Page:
Democrats were right in their claim that the House Judiciary Committee hearings haven't revealed anything new about Clinton's conduct in office. What the hearings have revealed is the advanced cancerous stage of American moral decadence. Let's look at it.
Americans watched a day long questioning of Independent Counsel Kenneth Starr. Any objective viewer would have seen Judge Starr as poised, dignified and responsive to committee members' questions. By contrast, the questioning by Democrat committee members like Maxine Waters (D. Cal), Sheila Jackson (D. Texas), Barney Frank (D. Mass) and Zoe Lofgren (D. Cal) were rude and shameful. Moreover, their questions had nothing to do with the subject of the hearings - the evidence presented and the President's behavior. Instead, they brazenly attacked the integrity of Judge Starr. The fact they conducted themselves as agitated infants in need of a diaper change, in and of itself is not very significant. What is significant is the confidence they had that our national standards have sunk so low that there'd be no outrage and political price to pay for their conduct.
Within hours of Judge Starr's testimony, Sam Dash, his legal advisor, publicly resigned because Starr rejected his advice not to accept Congress' request to testify about his impeachment referral. The legal community, and other Clinton supporters, applauded Dash. If a lawyer in a civil or criminal case called a press conference to announce his resignation, saying his client is guilty, that lawyer would be in clear violation of legal ethics. D.C.'s Rules of Professional Ethics says, "A lawyer shall not intentionally prejudice or damage a client during the course of the professional relationship." And, "The lawyer's obligation to preserve the client's confidences and secrets continues after the termination of the lawyer's employment." Dash felt confident that legal ethical standards have sunk so low that he could damage his client with impunity.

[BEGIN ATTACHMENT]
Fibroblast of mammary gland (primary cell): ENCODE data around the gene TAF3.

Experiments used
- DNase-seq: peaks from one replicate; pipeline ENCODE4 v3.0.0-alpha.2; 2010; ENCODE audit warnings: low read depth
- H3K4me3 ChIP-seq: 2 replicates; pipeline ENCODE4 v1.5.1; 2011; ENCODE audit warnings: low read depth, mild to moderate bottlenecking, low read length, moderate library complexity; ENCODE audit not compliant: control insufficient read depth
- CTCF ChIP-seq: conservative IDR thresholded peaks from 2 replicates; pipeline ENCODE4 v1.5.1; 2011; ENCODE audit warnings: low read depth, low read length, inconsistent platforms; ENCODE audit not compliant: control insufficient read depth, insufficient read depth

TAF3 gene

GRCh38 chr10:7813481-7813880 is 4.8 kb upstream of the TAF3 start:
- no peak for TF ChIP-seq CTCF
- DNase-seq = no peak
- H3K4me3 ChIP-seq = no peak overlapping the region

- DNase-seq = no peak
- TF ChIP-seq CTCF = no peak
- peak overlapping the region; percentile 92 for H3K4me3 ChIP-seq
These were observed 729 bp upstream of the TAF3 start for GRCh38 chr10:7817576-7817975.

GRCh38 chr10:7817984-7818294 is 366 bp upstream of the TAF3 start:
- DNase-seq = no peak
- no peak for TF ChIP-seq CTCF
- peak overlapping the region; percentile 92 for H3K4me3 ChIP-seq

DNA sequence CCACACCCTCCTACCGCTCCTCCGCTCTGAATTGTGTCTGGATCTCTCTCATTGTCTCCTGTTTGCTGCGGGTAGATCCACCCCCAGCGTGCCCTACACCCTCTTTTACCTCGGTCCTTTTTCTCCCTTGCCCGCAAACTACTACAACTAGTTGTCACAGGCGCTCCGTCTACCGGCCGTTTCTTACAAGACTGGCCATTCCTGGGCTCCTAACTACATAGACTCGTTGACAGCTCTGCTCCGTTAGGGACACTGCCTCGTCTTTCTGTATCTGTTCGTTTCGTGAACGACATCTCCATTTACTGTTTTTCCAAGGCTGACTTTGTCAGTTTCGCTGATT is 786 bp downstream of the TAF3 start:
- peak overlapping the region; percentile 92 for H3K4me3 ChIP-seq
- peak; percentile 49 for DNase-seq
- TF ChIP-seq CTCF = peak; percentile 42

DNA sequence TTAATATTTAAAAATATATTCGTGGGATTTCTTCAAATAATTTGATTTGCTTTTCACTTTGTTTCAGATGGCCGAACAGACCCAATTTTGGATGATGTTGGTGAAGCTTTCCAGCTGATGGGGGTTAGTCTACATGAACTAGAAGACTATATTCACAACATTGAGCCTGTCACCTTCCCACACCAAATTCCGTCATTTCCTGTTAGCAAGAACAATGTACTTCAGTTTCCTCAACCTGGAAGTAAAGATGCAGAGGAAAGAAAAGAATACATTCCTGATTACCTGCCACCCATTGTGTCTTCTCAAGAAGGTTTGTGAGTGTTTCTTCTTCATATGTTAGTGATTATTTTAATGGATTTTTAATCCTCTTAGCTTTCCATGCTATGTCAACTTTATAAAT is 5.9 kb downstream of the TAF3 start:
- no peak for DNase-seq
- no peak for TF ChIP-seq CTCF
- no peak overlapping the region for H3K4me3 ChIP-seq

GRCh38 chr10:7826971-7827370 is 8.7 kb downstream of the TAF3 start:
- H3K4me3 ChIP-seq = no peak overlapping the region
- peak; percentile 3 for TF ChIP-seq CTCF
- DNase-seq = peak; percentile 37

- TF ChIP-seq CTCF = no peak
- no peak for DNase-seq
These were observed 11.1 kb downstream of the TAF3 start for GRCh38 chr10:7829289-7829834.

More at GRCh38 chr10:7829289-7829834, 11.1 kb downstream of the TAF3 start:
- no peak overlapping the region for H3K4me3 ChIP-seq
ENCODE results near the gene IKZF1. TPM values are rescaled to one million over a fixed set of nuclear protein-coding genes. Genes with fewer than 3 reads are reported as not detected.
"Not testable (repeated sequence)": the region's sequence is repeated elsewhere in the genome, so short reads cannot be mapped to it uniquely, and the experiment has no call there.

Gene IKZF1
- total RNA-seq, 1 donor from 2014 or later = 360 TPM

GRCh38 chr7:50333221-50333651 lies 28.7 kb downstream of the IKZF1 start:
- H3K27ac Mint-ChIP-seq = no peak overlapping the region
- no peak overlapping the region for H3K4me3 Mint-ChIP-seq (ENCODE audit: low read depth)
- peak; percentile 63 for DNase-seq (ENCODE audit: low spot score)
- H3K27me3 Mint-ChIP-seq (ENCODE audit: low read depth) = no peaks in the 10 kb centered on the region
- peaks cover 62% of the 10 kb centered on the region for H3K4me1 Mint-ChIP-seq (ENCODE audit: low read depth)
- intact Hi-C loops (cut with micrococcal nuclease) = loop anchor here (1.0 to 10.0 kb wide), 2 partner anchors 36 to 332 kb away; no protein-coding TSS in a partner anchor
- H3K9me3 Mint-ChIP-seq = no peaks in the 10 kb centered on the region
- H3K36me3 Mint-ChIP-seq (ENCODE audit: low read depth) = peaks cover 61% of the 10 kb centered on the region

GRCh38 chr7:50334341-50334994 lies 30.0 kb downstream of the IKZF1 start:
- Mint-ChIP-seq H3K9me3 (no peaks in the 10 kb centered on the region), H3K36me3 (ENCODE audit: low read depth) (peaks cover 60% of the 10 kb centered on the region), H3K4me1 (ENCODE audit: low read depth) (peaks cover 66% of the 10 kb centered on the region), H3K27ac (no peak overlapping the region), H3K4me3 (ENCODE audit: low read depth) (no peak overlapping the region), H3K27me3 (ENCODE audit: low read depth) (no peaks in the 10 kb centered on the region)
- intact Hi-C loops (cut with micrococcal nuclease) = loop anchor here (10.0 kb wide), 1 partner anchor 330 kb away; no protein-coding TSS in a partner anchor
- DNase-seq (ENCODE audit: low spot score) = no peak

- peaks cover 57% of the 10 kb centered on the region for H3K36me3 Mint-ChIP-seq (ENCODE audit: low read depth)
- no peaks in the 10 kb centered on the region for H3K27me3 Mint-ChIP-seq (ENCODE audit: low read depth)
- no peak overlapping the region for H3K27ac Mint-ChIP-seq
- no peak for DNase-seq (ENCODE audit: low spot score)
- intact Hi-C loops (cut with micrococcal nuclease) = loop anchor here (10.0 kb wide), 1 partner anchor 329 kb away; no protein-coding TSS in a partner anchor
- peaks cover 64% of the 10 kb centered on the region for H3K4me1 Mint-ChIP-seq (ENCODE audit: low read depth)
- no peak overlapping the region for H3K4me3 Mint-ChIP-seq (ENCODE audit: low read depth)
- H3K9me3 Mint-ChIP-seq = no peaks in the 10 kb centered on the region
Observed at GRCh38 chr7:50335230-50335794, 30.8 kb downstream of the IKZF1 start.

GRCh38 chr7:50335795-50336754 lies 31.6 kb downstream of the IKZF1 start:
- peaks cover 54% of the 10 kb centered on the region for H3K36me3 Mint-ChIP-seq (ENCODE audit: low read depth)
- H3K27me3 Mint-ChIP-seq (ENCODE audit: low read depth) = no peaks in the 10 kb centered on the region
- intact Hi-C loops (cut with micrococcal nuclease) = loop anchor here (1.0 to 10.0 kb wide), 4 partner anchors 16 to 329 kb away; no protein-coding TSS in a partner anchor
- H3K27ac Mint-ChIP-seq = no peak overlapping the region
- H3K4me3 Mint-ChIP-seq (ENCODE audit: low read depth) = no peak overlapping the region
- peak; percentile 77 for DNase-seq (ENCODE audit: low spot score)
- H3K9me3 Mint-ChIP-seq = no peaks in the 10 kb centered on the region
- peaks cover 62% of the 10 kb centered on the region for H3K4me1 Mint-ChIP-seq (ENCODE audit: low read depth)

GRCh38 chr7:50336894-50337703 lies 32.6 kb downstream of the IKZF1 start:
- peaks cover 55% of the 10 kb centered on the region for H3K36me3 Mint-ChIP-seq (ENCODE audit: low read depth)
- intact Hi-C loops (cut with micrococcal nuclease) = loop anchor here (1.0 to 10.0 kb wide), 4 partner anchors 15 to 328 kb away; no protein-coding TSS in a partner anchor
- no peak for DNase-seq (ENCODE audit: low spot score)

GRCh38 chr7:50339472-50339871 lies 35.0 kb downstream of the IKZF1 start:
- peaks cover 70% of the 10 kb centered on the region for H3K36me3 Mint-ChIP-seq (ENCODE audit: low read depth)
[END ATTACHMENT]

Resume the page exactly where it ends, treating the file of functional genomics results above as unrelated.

Last week the House Judiciary Committee held hearings featuring convicted perjurers - people who lied under oath about sexual episodes. Other witnesses were two high-ranking retired military officers who discussed the corrosive influence Commander-in-Chief Clinton's behavior was having on military morale and how a commander's integrity and truthfulness are vital to fighting units. The fact that jittery Republicans felt they had to call witnesses to say that the President should be held accountable to laws and that a commander's integrity and truthfulness is important is more evidence of our advanced moral decadence. That a president should have honesty and integrity and not be above the law is something that used to be taken for granted.
Nobody can say the House Judiciary Committee didn't have witness balance. Harvard law professor, Alan Dershowitz, told the committee that the real perjury problem in America are the police. Dershowitz had confidence that academic standards have declined so much that his colleagues won't criticize his asininity. Former Judge Leon Higginbotham testified in reference to committee witnesses convicted for perjury, "What is the relevance of what they did to a president who got 49 percent of the vote?" Higginbotham added that the president did nothing more serious than to lie about driving 5 mph over the speed limit. Higginbotham can still walk proudly among his colleagues.
Have we become a nation where perjury, witness-tampering and obstruction of justice is okay - like driving 5 mph over the speed limit? Or do we just grant our rulers immunity from rule of law? I hope both answers are no. But just in case, I'll point out that a benefit of being 62 years-old is I won't be around when chaos and tyranny overcome the nation and people ask, "Where did it start?"
Walter E. Williams
December 4, 1998Return to Articles page